Is Judaism pro-choice or pro-life?
The answer is rather nuanced, and personal.
As opposed to many vocal Catholic or Christian organizations, Jewish law states that life begins at birth, not conception. Still, feticide is generally prohibited, with a punishment set in writing in the Torah.
A 2015 Pew Research Center study reported that 83 percent of American Jews — more than any other religious group listed — believe abortion should be “legal in all/most cases.” Fifteen percent deemed it illegal, while 2 percent were unsure.
But before Roe v. Wade declared abortions legal in 1973, what did Jewish women do?
Julia Gross, a Ph.D. student at Otto-von-Guericke-Universität Magdeburg in Germany, is devoting her research to answering that question.
The German native received her bachelor’s and master’s degrees there in European cultural history, focusing on war history of the 19th and 20th centuries as well as history portrayed in the media.
But Jewish history was always another interest.
Gross’ family kept quiet about most of her Jewish heritage, but she wanted to explore more.
Her mother’s family came to America, while her father’s family spread out among other countries. Her grandfather’s family tried to get to America in 1938, but they never heard from them again.
In the hopes of ever reuniting, Gross said their family always had a way to recognize each other when moving to another country: They denoted their last name, Meyer, with two dots above the “Y.”
Even at 91, her grandmother told her before her move to Elkins Park, “Oh, maybe you can find somebody over there.”
Gross moved to Elkins Park a year ago — she has family she wanted to be close to in Blue Bell — where she’s spent time reading about the history of the area.
In the 1970s, the area was about 80 percent Jewish, she noted, and she wondered how Jewish women dealt with abortions before the U.S. Supreme Court struck down bans on the procedures in 1973.
“That was the point where I was thinking 40 years ago, abortions were legalized, and it’s still such a hot topic,” she said. Based on her research, “wars are usually the biggest measurements of historical changes in society that people think about, and I got more and more interested in what is in between these war times. How do people deal with things when there’s no war, in peaceful times?”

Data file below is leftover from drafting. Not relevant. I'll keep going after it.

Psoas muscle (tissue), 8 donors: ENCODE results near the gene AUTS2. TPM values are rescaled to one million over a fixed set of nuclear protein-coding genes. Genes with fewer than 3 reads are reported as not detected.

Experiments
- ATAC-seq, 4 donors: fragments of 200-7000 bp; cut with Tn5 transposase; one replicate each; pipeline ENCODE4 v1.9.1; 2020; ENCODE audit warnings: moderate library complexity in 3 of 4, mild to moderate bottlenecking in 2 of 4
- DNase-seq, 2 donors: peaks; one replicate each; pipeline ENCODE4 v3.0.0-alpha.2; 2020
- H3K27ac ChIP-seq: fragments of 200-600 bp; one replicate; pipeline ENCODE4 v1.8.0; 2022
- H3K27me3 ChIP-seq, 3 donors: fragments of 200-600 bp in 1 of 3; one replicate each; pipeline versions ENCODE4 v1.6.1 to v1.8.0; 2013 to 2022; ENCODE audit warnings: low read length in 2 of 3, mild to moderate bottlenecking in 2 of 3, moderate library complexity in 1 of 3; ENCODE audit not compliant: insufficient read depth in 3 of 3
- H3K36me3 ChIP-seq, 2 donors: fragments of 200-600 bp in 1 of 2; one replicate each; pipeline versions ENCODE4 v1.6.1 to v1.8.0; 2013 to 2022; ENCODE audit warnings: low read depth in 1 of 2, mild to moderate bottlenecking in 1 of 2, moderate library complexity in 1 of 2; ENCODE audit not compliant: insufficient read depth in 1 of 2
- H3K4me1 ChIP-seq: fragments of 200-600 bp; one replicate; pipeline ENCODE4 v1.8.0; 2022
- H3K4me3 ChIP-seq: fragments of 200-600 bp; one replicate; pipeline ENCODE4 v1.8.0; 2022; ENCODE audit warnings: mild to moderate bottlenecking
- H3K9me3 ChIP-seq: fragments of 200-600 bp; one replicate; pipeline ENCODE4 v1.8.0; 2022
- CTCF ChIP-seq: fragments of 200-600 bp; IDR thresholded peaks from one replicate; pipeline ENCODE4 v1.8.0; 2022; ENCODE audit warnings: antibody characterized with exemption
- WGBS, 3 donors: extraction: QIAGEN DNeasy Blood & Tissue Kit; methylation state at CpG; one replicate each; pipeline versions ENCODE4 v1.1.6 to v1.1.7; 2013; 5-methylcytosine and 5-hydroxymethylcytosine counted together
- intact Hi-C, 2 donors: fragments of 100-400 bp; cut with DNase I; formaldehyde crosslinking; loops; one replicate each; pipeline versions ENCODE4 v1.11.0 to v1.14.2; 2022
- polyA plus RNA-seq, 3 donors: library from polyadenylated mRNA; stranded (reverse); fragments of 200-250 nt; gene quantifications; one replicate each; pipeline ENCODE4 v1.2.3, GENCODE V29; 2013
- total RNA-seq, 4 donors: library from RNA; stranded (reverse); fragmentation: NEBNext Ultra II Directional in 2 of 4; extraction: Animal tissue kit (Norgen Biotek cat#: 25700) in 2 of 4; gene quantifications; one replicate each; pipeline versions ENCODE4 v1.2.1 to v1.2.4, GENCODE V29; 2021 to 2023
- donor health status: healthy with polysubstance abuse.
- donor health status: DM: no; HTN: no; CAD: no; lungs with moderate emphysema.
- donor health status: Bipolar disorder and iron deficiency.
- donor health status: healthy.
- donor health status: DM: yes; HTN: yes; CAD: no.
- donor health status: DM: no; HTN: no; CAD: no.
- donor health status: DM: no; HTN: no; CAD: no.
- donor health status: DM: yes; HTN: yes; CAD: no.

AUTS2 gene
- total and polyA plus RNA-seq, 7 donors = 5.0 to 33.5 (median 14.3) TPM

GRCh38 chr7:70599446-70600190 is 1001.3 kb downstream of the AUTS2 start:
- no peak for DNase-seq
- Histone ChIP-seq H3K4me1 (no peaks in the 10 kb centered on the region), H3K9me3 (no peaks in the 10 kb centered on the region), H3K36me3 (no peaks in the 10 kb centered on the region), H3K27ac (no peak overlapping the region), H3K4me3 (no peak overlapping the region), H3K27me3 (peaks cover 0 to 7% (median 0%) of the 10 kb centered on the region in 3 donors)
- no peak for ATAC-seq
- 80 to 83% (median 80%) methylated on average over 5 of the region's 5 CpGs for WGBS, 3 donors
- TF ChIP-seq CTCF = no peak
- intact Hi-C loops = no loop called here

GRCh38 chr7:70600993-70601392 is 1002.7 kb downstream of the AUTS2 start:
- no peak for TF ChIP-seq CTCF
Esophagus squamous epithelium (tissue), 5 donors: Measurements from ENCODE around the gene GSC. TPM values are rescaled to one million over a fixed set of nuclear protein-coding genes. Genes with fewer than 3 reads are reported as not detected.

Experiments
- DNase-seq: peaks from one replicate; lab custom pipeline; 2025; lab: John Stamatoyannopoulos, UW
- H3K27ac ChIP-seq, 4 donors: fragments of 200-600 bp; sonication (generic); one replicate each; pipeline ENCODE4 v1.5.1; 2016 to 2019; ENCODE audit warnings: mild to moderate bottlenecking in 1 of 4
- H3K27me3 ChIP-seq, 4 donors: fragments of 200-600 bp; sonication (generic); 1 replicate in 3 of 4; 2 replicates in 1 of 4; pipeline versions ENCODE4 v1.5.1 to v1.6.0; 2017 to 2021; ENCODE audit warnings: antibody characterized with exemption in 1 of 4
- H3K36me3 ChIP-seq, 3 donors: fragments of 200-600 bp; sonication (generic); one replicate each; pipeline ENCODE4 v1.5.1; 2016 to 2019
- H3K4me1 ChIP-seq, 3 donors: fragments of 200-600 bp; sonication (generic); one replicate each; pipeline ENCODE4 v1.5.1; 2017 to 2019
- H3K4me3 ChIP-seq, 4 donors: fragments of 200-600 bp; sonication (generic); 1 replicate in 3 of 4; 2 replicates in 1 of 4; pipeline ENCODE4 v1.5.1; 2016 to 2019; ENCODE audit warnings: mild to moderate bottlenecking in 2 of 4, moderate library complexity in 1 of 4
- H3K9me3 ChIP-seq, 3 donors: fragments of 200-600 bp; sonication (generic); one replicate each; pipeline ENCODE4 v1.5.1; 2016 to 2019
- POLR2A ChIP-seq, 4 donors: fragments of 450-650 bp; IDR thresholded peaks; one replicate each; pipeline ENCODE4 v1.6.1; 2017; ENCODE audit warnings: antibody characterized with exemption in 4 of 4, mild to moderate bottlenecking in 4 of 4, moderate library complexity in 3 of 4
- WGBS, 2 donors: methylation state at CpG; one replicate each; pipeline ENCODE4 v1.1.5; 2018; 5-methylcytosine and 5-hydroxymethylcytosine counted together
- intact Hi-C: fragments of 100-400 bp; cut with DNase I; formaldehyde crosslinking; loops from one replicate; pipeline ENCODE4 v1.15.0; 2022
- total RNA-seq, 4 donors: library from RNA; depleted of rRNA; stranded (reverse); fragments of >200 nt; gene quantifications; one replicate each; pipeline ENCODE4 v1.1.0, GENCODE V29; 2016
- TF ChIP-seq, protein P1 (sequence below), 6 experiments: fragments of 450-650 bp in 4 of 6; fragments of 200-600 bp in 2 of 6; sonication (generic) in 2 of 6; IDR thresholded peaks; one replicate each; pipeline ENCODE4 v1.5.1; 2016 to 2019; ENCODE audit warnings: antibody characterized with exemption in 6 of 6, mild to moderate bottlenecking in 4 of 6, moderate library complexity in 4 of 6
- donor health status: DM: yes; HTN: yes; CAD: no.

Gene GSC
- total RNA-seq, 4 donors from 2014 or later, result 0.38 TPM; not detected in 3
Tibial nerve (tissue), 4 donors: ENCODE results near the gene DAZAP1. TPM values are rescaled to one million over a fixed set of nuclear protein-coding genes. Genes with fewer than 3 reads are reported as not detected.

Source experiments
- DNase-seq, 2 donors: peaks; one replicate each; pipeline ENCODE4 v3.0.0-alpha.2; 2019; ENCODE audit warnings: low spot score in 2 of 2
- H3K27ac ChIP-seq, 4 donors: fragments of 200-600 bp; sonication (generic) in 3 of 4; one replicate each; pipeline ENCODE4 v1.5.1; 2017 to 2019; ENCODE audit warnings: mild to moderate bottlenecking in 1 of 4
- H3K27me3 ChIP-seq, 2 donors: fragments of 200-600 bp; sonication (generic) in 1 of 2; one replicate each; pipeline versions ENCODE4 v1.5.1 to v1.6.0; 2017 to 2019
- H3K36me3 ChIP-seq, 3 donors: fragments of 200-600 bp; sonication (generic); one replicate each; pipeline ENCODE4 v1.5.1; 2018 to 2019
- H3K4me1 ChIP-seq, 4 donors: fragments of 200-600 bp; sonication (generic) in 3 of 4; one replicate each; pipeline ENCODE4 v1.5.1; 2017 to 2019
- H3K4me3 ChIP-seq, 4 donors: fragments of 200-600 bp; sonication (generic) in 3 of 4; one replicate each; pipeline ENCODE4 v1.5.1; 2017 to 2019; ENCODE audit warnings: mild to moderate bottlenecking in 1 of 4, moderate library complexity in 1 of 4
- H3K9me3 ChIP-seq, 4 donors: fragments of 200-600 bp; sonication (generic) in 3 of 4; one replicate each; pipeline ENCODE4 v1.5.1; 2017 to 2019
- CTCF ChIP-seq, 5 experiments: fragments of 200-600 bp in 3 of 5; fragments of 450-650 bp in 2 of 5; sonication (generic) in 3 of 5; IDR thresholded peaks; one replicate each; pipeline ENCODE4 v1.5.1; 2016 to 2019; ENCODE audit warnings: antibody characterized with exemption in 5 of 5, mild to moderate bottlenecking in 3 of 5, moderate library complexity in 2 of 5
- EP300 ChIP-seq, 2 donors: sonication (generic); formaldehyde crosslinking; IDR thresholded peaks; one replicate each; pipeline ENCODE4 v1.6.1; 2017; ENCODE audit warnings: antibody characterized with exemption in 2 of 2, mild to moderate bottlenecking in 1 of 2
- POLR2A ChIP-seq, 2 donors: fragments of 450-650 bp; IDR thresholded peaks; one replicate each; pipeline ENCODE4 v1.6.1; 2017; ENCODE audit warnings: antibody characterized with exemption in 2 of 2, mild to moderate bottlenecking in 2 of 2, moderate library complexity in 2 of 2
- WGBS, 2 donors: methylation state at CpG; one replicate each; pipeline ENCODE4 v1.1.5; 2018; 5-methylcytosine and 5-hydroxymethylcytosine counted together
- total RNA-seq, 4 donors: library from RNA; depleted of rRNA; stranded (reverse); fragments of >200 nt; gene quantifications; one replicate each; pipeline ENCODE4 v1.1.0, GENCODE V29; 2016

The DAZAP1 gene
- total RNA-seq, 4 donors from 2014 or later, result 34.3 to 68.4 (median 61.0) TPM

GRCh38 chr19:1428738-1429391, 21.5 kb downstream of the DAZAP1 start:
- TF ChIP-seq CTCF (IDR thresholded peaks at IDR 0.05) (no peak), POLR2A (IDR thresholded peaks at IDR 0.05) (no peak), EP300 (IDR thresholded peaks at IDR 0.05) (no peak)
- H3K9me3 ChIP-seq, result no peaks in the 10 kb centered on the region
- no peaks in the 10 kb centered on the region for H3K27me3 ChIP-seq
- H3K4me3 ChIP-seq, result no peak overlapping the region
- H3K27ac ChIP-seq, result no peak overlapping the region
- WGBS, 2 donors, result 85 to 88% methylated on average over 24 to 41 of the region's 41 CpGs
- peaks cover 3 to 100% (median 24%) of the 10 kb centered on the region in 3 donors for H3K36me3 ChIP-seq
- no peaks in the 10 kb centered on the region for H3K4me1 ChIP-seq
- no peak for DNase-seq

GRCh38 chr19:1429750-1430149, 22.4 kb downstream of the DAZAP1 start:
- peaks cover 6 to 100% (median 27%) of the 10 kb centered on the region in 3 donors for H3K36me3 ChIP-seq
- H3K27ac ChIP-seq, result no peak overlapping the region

The idea of family came to mind, especially during the 2016 U.S. presidential election when she heard the issue of abortion rights brought into the limelight again.
“Halakha allowed abortion and had a far more liberal approach on this topic than American law did in the ’70s,” she continued. “I initially wanted to capture how women imagined their family life and having children and their role as a mother.”
Women face a lot of pressure to have a family while also balancing a career, Gross said, among other social roles, and she was curious if and how the issue of abortion fell into those roles.
So far, she’s interviewed two women — two sisters in their 80s, one of whom had an abortion before it was legal and one after — though she needs about 20 women who identify as Jewish on a broad spectrum to attain a conductive case study.
“The connection between Jewish law and American law has not been made yet,” she said. “Jewish women, if they consider themselves different on different levels of [Judaism], they’ve lived in two worlds basically, between American law and Jewish law, and they’re not always in tune with each other.”
Since she’s interviewed those two women, who she found by reaching out to local synagogues, rabbis and on social media, the struggle to find more interviewees made Gross realize even more how sensitive it is to capture these personal experiences.
“It’s so important to know where you come from and what happened,” she added. “Even though it’s 40 years ago, it seems to be very hard for a woman to come out with that [story]. … Even though it’s legal, people don’t feel the freedom that the law really gives you in a society in a moral or ethical manner.”
The issue of abortion is often followed by religious morality — both positively and negatively — which is even something Planned Parenthood has long partnered with. The organization has had a clergy advisory board, currently including two rabbis, since 1943.
“Human values are Jewish values,” Dayle Steinberg, president and CEO of Planned Parenthood of Southeastern Pennsylvania, told the Jewish Exponent in October 2016 during the organization’s 100-year anniversary. “Jewish values include respect for women and respect for families, and if we care about that then we certainly are aligning ourselves with Planned Parenthood’s work to ensure that women’s reproductive rights are respected, and children are brought into the world wanted and loved.”
There’s plenty of research on abortion from a statistical approach, Gross noted, but few personal collections of stories that explain the experience, especially of Jewish women. As such, she believes it is an important corner of history that must be explored further.
“Having a baby changes your life. It comes with so much responsibility, and that is not just a temporary thing,” she said. “It’s one of the most important decisions one has to make.”
Contact: [email protected]; 215-832-0737